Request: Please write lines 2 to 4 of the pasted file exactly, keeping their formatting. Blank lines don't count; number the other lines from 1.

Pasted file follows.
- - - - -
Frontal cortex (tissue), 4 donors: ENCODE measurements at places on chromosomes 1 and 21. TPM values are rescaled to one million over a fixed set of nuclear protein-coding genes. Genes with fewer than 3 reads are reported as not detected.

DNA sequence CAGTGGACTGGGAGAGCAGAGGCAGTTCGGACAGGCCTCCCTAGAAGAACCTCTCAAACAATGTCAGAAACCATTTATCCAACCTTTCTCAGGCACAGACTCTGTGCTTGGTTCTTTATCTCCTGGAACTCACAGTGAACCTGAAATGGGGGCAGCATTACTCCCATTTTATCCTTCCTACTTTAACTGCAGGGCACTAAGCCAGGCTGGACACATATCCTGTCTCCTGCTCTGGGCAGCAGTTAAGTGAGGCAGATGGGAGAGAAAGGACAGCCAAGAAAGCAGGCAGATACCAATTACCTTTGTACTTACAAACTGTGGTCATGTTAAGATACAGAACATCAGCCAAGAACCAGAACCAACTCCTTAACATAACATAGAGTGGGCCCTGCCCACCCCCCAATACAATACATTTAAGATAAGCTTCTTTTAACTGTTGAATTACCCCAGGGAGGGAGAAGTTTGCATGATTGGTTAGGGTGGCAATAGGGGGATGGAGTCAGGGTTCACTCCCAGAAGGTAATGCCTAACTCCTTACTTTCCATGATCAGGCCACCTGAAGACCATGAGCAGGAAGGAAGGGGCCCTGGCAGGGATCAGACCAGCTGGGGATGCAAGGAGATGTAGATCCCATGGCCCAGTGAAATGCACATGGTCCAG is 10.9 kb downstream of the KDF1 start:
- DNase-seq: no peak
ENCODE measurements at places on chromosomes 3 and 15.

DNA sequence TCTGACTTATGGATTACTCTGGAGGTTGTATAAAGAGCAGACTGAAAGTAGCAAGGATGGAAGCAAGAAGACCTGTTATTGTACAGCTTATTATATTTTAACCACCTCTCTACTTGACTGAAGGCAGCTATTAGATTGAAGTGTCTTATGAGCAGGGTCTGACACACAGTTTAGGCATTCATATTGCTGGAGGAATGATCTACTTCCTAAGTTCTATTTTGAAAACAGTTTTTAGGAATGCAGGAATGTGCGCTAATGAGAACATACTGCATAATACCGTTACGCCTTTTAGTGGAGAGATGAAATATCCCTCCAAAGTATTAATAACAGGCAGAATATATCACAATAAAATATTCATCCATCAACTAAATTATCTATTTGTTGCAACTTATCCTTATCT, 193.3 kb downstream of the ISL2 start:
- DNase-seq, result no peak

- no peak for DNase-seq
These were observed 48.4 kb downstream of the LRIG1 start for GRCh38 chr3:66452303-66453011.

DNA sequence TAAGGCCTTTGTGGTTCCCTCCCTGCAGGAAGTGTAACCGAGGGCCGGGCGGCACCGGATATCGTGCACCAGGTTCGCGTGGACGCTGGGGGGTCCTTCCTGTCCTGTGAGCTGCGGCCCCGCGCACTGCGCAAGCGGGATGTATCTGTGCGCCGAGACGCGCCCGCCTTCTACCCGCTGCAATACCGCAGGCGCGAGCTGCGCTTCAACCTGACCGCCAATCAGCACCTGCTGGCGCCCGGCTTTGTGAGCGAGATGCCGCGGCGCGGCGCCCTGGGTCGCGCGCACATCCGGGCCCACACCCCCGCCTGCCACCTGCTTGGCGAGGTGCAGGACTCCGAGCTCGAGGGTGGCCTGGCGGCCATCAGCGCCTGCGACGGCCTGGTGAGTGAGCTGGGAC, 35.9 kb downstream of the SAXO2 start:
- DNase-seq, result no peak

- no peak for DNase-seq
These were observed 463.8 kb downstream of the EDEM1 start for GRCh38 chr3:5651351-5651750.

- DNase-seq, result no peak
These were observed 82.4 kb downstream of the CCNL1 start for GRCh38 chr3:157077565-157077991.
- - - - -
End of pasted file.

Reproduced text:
DNA sequence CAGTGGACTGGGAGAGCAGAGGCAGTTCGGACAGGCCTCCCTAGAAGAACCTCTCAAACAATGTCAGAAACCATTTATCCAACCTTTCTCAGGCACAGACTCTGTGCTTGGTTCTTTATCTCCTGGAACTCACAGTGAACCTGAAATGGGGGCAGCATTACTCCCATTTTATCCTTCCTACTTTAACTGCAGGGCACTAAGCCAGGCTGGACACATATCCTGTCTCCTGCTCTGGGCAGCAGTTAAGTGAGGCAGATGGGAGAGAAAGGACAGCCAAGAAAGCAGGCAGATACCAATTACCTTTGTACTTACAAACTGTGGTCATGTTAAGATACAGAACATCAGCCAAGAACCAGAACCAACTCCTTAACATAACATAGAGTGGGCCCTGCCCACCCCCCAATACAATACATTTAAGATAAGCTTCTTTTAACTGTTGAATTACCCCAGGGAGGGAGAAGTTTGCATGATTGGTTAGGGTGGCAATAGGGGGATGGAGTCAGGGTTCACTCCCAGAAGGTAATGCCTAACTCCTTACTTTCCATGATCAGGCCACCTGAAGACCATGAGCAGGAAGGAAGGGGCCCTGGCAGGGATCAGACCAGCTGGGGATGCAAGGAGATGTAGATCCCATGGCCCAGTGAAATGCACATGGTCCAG is 10.9 kb downstream of the KDF1 start:
- DNase-seq: no peak
ENCODE measurements at places on chromosomes 3 and 15.